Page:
Eggdrop was born with “flotation-disorder” which means he can’t swim! He rolls around helplessly in the water, sometimes floats near the surface, sometimes sinks to the bottom, and generally has a tough time getting anywhere. His floppy little fins aren’t very strong either – he doesn’t have any reliable means of propulsion or steering.

So how does he get around? It depends on what kind of day it is. If it’s a “sideways” day, he scrabbles about sideways like a crab, using one fin to push along the gravel, and the other for stabilizing, with added boost from shooting water out of his mouth like a squid. If it’s a “headstanding” day, he bounces along on his mouth, like a balloon.
Sometimes flotation disorder is caused by a blockage of the swim bladder which modulates buoyancy in fish, but in Eggie’s case, I think it is caused by the extremely abbreviated shape of his body, so his swim-bladder is too deformed to function normally. We have tried treating it with naladixic acid (an antibiotic) and by feeding him peas, all to no avail.

A sideways sort of day

I first saw Eggdrop in The Fish Doctors store in Ypsilanti, MI. He was small, but bright eyed and perfect – with beautiful fins and a little bit of the oranda headgrowth.

He was sitting all alone in his little shoebox-sized tank, next to the section which held some of his relatives. He wasn’t moving, mostly because he was wedged between the wall of the tank and an air tube.

When I saw him, stuck behind the tube, I assumed he was trapped and might die! I reached in, moved the airtube away, and freed him. He swam out, wobbled a little, and it became apparent he couldn’t swim very well without rolling over. Then he paddled his way back to the tube and jammed himself in again, clearly on purpose. He had found a way to hold himself steady!

When I saw that, I knew I had to buy him! $36.00 later, we brought Eggdrop and his little brother, Tottle, home in a plastic bag. They didn’t seem to be upset at all by the drive home – they merely hunted around on the botttom of the bag for crumbs of food.

Eggie and Tottle soon after their arrival. Magoo is off to the side, munching on a yellow squash.

For a while, Eggdrop could sometimes swim normally, but he became less able to do so as the weeks went by. But he got along well with the other goldfish. It was one big love-fest in there – everyone seemed to like Eggdrop. Goldfish love to touch each other, they are constantly reassuring each other by nuzzling and brushing each other with their fins.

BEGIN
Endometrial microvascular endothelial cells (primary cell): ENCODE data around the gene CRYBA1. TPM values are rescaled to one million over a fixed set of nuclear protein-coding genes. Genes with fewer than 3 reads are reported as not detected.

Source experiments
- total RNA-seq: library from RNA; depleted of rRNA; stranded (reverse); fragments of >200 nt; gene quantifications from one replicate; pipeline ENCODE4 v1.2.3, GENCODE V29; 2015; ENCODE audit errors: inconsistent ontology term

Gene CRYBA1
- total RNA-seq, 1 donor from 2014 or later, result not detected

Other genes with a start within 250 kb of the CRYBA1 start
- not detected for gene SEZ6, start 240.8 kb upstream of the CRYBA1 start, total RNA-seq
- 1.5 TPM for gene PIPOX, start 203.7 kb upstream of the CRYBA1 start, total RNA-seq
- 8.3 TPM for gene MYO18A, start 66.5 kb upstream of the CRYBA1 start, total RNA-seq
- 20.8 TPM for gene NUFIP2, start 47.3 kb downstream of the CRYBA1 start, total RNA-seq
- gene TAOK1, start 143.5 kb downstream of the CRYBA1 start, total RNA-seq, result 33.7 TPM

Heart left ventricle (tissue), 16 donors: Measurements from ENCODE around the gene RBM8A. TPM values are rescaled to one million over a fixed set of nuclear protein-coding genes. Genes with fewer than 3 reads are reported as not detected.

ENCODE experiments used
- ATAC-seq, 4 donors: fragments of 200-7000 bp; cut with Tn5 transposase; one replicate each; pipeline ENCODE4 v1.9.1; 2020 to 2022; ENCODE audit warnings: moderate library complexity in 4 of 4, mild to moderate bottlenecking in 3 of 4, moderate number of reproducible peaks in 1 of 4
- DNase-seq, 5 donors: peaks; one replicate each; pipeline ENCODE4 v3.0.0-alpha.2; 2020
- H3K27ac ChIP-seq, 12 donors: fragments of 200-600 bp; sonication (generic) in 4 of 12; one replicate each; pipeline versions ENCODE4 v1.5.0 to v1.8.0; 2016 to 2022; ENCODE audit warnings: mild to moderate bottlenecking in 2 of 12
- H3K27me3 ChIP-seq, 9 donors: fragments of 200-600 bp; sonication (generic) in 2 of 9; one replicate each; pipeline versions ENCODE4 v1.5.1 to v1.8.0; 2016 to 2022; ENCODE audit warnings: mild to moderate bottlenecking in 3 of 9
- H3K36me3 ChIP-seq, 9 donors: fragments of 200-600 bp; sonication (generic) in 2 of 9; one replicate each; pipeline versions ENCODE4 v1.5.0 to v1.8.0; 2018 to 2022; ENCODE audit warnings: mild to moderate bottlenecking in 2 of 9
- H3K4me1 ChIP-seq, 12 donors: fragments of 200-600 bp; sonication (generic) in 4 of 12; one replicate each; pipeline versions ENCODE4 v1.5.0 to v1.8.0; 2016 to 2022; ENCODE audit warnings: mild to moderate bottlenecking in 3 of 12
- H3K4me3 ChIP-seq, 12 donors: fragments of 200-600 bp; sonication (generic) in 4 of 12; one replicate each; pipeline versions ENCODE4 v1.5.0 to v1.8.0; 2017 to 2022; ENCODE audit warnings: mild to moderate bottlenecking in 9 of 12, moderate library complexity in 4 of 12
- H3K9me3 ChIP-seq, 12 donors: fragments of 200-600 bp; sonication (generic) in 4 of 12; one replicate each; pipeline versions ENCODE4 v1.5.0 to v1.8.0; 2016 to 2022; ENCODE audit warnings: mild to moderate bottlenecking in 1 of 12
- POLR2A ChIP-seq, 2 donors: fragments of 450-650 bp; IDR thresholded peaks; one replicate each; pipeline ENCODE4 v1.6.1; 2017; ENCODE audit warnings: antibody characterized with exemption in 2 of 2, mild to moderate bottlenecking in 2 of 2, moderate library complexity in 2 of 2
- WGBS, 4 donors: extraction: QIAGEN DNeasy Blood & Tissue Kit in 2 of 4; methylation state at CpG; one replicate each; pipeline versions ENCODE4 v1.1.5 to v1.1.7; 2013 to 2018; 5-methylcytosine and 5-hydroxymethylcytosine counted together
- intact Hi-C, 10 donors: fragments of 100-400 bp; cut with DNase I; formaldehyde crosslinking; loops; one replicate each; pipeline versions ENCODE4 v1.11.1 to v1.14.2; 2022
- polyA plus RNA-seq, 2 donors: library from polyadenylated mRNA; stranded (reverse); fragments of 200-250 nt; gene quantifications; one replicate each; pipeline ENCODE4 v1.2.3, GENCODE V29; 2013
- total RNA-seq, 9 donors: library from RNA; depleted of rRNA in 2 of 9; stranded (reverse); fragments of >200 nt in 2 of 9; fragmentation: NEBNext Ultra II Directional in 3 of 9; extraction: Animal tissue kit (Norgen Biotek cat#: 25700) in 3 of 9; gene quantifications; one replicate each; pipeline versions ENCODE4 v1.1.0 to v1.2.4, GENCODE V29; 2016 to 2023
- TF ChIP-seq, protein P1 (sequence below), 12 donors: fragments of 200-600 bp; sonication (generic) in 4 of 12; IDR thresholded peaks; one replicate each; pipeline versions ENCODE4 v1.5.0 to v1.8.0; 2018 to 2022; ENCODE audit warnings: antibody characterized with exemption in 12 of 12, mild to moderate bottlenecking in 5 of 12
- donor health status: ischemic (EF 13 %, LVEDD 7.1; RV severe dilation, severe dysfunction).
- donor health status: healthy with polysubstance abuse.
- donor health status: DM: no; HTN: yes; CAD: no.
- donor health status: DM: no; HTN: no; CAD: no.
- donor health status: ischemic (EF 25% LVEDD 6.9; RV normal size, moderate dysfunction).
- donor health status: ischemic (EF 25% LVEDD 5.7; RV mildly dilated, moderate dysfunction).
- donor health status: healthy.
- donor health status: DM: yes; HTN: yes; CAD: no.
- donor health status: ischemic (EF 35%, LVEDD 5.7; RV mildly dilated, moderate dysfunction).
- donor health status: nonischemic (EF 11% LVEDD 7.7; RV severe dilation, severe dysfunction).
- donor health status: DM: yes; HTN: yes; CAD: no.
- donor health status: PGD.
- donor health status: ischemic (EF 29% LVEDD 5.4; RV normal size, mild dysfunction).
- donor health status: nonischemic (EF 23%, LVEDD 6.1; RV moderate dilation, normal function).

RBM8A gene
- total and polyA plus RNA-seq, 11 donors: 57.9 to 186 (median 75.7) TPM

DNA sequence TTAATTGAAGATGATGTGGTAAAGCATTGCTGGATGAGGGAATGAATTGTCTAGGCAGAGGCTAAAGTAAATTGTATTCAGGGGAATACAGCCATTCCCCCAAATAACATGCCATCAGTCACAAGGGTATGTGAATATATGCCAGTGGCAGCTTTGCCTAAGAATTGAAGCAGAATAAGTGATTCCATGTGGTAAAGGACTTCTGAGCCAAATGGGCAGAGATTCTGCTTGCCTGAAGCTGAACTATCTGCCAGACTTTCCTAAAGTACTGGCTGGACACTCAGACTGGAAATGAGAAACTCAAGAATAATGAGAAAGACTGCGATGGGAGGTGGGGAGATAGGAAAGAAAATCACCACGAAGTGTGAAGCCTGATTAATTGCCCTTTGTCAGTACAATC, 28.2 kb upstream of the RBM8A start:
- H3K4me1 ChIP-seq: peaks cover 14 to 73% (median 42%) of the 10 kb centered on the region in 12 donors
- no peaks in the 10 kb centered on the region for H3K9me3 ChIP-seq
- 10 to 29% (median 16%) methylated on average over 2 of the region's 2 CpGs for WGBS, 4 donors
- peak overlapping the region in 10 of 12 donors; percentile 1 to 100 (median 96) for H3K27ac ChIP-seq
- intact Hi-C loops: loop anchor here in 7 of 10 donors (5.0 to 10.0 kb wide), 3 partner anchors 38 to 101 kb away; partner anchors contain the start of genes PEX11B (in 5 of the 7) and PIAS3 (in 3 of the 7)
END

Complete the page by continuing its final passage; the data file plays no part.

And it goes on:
Piggum giving Eggie a little reassurance.

They would even sometimes sleep together, all in a row.

Eggie, Magoo and Piggum sleeping. Eggie had to lie on his side, but somehow he made it over there.

However a problem soon developed! Eggdrop had figured out that the best way to hold himself steady was to squeeze his body between the intake strainer and the glass wall!

The suction and pressure held him still, but it also made big red suction marks on his sides. I thought I could foil him by putting an artificial hollow log – a tank decoration we had bought for a catfish – around the intake, like a sleeve. The log was elbow-shaped with lots of holes, as if it was partly rotted. The lower half of the elbow lay horizontally on the ground.

About two hours after I put it in, I looked in the tank. Eggdrop was gone! I looked everywhere, then finally I took the log off the intake and looked inside.

He had crawled into the lower half and made his way up to the intake again! Now he was stuck in the log. It took some serious shaking to get him out again. His fins were ragged from the suction, and his red marks were worse.

After that, we moved him to a little hospital tank and covered the intake with a sponge.

Eggdrop’s favorite spot was behind the mug The hospital tank on the kitchen counter

I put a mug in the tank, hoping he would use it as a house, since he was always in search of a way to hold himself still. He decided he liked squeezing BEHIND the mug better, and would sleep there.

After a few weeks, we put him back in the goldfish tank, this time with a big sponge around the intake. Everyone was glad to see him again! The nuzzling and fishie hugs went on constantly. Tottle, who had gotten much bigger by this time and lost his black markings, couldn’t think of a better way to show his affection than to sit on Eggdrop.

When your best friend sleeps on his side, there’s only one way to snuggle. Sit on him! Eggdrop would sleep inside the mug, and Magoo would sleep just behind the mug, standing up in the corner!

We moved the mug into the tank with Eggdrop, and he finally decided to use it as a house.
Continue on to Part II!